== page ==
Malaysia's Prime Minister has fuelled international momentum towards a World Environment Organization, endorsing proposals to create such a body when global leaders meet for a global summit in Rio de Janiero next June.
The proposed WEO would be a specialized global body akin to the World Trade Organization and World Health Organization.
Speaking at a two-day UN conference on law, justice, governance and sustainable development concluding today, the Prime Minister, the Hon. Dato' Sri Mohd Najib bin Tun Abdul Razak, said it is time for the world to rationalize a bewildering jumble of overlapping processes.
"It has become virtually impossible" for developing countries to participate meaningfully in today's excessively complicated environmental governance system, the Prime Minister says -- one only wealthy countries can cope with while "developing nations are becoming disenfranchised."
According to the UN Environment Programme, there are now 18 major (and many more smaller) multilateral environmental agreements (MEAs), each dedicated to a specific issue ranging from forests and climate change to collapsing fish stocks and biodiversity, and each managed by a separate secretariat and administration.
Between 1992 to 2007, the 18 major MEAs alone convened some 540 meetings, at which more than 5,000 decisions were taken, all requiring some level of follow-up effort by signatory countries.
"From the perspective of the Government of Malaysia and many other governments, only with a major overhaul of the governance system will we be able to address the challenges of environmental sustainability."
Prime Minister Razak adds that, unlike the World Trade Organization (WTO), which is regulatory and sets standards, the proposed environmental body "should be consultative and facilitative to assist countries to meet the global commitments derived from mutual agreements."
The proposed World Environment Organization has been publicly embraced by a growing number of heads of government, including now Malaysia, France, Germany, Brazil and Kenya, as well as several other African and South Pacific countries.
The meeting in Kuala Lumpur is the first in a series to be held in different world regions in the lead-up to a UNEP-hosted World Congress on Justice, Governance and Law for Environmental Sustainability 1-3 June 2012 in Rio de Janeiro, Brazil -- immediately before the United Nations Conference on Sustainable Development (UNCSD 2012 -- the "Rio+20 Conference"). A similar event was held just prior to a 2002 meeting in Johannesburg on the 10th anniversary of Rio's original landmark 1992 environmental summit.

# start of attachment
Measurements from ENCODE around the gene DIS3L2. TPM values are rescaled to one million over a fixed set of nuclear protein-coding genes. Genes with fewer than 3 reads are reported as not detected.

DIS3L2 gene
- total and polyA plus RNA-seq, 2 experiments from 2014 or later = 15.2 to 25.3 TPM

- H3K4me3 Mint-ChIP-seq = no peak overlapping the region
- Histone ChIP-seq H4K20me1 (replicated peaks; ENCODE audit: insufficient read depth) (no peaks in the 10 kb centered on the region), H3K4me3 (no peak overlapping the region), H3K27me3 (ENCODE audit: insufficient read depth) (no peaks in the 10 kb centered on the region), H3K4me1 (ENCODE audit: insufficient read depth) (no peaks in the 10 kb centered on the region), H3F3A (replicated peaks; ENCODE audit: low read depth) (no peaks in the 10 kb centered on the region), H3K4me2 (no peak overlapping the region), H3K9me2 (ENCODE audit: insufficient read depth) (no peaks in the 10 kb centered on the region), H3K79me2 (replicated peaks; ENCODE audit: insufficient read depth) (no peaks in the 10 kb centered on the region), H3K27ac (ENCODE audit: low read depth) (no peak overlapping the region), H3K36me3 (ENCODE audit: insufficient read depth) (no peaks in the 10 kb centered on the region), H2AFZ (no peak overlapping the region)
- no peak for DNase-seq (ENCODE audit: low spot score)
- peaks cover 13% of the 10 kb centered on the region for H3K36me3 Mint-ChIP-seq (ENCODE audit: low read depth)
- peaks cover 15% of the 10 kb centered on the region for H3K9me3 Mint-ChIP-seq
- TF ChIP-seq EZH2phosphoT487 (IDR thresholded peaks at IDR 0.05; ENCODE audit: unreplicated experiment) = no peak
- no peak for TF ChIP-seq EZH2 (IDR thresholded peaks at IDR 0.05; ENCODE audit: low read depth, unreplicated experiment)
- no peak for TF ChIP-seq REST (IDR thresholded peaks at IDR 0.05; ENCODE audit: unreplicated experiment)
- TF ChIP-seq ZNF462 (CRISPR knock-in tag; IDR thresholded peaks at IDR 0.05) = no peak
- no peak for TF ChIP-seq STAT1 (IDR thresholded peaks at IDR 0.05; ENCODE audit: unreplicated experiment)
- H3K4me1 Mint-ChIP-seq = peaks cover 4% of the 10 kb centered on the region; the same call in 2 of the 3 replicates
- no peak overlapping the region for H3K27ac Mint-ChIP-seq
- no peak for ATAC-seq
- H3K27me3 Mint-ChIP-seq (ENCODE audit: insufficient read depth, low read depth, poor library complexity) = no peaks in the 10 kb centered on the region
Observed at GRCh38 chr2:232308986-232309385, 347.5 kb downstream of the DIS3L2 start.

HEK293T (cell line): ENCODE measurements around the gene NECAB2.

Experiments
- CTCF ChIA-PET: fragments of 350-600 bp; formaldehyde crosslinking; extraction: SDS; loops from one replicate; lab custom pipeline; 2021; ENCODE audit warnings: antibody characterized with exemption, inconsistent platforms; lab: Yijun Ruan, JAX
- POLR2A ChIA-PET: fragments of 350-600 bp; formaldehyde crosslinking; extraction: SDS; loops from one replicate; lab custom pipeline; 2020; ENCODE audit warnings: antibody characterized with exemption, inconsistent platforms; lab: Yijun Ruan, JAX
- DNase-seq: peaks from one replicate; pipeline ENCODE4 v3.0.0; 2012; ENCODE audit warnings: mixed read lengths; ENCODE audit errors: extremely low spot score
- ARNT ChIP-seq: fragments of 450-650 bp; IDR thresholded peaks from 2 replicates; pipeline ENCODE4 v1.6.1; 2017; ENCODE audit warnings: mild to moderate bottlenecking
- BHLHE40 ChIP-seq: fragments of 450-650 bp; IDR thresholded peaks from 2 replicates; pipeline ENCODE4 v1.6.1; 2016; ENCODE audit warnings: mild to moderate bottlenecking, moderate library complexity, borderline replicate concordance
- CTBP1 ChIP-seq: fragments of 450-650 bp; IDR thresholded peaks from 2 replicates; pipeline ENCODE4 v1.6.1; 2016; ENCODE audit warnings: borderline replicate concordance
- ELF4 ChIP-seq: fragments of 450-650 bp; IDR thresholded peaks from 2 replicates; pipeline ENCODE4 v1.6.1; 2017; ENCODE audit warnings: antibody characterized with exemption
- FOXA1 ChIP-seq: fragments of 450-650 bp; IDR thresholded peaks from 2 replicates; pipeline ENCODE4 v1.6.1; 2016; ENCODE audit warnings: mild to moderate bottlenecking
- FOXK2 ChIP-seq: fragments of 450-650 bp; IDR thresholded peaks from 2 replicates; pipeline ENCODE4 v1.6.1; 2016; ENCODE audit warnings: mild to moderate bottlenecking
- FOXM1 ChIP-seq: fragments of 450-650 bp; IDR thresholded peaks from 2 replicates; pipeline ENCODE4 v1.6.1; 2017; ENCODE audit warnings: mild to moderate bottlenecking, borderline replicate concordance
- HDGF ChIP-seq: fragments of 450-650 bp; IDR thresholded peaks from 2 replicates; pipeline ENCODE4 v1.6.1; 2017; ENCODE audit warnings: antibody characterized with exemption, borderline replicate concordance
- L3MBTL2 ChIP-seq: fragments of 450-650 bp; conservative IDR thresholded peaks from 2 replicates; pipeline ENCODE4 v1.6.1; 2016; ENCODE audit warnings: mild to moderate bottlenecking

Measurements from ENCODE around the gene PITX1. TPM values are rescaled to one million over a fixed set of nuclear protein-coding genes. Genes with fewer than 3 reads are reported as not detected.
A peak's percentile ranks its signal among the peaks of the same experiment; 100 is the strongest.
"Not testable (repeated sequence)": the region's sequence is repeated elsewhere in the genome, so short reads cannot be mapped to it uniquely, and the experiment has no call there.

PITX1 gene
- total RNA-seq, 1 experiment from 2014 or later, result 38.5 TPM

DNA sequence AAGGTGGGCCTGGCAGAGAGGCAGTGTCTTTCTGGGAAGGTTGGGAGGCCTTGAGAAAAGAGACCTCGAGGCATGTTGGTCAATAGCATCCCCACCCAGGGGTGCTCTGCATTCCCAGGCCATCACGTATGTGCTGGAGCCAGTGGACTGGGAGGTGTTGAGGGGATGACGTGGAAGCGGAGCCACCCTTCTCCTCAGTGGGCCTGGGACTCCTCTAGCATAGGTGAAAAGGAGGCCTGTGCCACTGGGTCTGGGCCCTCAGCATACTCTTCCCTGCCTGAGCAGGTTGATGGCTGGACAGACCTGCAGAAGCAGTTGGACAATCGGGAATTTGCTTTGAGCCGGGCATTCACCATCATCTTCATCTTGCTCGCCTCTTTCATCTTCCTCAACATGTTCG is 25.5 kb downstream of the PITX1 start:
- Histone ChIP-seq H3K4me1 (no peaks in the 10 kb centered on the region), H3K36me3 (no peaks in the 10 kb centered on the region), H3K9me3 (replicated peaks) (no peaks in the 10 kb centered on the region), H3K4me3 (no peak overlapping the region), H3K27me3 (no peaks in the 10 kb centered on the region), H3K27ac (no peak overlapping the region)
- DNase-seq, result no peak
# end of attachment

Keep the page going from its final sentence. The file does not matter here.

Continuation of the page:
Says Prof. Zakri Abdul Hamid, Science Advisor to Prime Minister of Malaysia and co-chair the High Level International Advisory Committee for the World Congress in June: "Political clout, stable, adequate and assured funding, and effectiveness are fundamental for an international organisation mandated to help the world effect sustainable development. The relevant institutions today have neither the funding nor the authority required."
He notes that voluntary national contributions to UNEP's budget have fallen approximately one-third in the past decade. Restricted, earmarked contributions now make up two-thirds of UNEP's annual worldwide budget of roughly $60 million - the price of a high-end yacht. The Washington-based Global Environment Facility, which funds limited types of environment-related projects, has a budget 10 times as large.
Bakary Kante, Director of UNEP's Division of Environmental Law and Conventions, notes "arguments that international environmental governance is incoherent because there are so many layers of bureaucratic fragmentations between multilateral environmental agreements and has evolved as a system that is too loosely connected."
"The heart of the incoherence problem is the very fact that the primary international organization responsible for environment, the United Nations Environment Programme, is solely an 'environment' organization and does not place environment in the context of overall sustainability (economic and social). ...(U)ntil this fundamental flaw is fixed in the IEG (international environmental governance) systems, progress towards environmental sustainability cannot be achieved."